A modified culture medium increases blastocyst formation and the efficiency of human embryonic stem cell derivation from poor-quality embryos


Human embryonic stem cells (HESCs) are defined as self-renewing cells that retain their ability to differentiate into all cell types of the body. They have enormous potential in medical applications and as a model for early human development. There is a need for derivation of new HESC lines to meet emerging requirements for their use in cell replacement therapies, disease modeling, and basic research. Here, we describe a modified culture medium containing human recombinant leukemia inhibitory factor and human basic fibroblast growth factor that significantly increases the number of human blastocysts formed and their quality, as well as the efficiency of HESC derivation from poor-quality embryos. Culturing poor-quality embryos in modified medium resulted in a two-fold increase in the blastocyst formation rate and a seven-fold increase over the derivation efficiency in conventional medium. We derived 15 HESC lines from poor-quality embryos cultured in modified culture medium and two HESC lines from quality embryos cultured in conventional culture medium. All cell lines shared typical human pluripotent stem cell features including similar morphology, normal karyotypes, expression of alkaline phosphatase, pluripotency genes, such as Oct4, and cell surface markers (SSEA-4, TRA-1-60, TRA-1-81), the ability to form teratomas in SCID mice, and the ability to differentiate into cells of three embryonic germ layers in vitro. Our data suggest that poor-quality embryos that have reached the blastocyst stage in our modified culture medium are a robust source for normal HESC line derivation.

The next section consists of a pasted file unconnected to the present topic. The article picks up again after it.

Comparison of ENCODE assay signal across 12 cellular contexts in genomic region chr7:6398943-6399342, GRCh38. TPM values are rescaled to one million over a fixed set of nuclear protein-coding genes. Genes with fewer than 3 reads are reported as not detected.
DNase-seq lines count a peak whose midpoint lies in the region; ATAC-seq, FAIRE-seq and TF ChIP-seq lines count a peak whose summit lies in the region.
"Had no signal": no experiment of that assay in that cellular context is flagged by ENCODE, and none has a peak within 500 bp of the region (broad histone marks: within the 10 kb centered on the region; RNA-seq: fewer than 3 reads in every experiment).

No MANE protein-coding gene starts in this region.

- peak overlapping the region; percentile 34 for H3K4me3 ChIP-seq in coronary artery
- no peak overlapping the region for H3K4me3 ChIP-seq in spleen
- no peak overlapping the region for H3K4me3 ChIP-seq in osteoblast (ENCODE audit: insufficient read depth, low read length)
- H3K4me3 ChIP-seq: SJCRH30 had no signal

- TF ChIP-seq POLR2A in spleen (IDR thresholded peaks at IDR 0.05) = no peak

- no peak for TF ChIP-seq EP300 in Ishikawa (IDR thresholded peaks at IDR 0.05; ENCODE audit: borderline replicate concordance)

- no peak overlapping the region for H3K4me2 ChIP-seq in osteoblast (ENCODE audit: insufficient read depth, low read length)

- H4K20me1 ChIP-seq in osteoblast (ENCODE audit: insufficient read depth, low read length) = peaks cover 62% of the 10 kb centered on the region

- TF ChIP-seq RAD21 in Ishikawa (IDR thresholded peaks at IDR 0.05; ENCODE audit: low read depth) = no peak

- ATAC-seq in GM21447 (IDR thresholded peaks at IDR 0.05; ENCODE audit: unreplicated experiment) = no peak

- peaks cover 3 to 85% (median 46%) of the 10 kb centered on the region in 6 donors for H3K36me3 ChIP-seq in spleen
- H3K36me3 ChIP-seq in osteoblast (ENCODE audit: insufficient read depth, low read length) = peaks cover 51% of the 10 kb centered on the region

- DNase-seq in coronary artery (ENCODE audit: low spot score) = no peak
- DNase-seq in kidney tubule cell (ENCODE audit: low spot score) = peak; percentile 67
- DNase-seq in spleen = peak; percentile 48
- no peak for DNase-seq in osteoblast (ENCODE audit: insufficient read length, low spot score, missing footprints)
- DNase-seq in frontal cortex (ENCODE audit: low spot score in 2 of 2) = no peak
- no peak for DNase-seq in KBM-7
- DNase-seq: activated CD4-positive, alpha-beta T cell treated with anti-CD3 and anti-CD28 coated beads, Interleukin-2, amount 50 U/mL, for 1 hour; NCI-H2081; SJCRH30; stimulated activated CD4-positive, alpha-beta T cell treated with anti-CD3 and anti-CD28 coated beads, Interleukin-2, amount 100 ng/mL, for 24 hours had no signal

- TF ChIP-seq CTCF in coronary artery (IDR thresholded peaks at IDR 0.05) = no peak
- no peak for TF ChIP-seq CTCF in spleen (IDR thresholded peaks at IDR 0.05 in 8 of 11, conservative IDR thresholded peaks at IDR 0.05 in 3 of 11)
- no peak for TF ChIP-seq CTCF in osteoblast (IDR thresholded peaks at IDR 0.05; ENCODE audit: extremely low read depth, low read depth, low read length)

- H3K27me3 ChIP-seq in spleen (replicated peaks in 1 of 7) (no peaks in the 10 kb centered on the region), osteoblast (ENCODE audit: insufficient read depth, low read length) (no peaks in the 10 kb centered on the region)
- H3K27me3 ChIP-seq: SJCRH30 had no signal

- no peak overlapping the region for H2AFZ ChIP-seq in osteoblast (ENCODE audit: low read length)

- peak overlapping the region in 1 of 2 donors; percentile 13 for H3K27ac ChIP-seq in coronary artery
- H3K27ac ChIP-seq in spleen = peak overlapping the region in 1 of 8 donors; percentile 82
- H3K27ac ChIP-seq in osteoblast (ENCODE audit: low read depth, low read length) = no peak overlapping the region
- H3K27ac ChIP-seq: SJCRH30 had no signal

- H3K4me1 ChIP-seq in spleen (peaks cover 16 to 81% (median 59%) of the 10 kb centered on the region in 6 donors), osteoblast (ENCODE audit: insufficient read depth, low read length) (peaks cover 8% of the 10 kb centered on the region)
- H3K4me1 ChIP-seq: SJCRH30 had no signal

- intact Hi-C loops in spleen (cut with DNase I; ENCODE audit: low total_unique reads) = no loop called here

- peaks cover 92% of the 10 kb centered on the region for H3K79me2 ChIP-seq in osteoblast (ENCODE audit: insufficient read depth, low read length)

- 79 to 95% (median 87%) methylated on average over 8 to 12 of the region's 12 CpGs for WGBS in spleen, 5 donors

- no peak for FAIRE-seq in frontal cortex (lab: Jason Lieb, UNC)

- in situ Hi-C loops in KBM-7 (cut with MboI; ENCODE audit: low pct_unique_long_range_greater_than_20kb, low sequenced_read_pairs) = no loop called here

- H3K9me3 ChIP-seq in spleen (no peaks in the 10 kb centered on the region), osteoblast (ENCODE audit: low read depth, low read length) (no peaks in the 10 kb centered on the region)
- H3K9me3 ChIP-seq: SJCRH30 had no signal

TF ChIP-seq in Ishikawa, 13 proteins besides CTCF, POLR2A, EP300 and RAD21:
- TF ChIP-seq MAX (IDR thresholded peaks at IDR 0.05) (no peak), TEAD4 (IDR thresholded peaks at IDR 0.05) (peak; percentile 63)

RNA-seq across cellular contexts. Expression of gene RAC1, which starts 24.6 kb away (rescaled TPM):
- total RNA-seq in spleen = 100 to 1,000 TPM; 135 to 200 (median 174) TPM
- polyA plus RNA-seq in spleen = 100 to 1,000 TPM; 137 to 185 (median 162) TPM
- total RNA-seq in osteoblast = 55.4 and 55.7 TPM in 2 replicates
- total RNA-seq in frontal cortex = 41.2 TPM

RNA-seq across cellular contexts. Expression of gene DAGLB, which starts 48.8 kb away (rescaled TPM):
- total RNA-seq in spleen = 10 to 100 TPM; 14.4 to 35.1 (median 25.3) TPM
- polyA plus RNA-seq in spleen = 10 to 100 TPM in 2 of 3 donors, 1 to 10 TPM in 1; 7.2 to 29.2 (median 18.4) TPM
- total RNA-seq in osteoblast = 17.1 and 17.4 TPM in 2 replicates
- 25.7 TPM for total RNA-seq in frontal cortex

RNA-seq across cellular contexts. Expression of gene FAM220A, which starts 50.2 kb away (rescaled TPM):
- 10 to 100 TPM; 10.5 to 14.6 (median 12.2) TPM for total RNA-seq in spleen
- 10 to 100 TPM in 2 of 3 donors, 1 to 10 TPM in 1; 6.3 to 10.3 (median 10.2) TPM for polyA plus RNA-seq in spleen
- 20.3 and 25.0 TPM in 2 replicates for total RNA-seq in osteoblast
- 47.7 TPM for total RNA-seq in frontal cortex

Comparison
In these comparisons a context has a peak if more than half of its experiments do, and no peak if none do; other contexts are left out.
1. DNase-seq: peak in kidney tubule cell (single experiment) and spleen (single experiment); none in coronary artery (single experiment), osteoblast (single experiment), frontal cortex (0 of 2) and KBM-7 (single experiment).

Journal The Journal of reproduction and development
Publication Date 2010 Oct;56(5):533-9
PubMed 20657158
DOI 10.1262/jrd.09-225m

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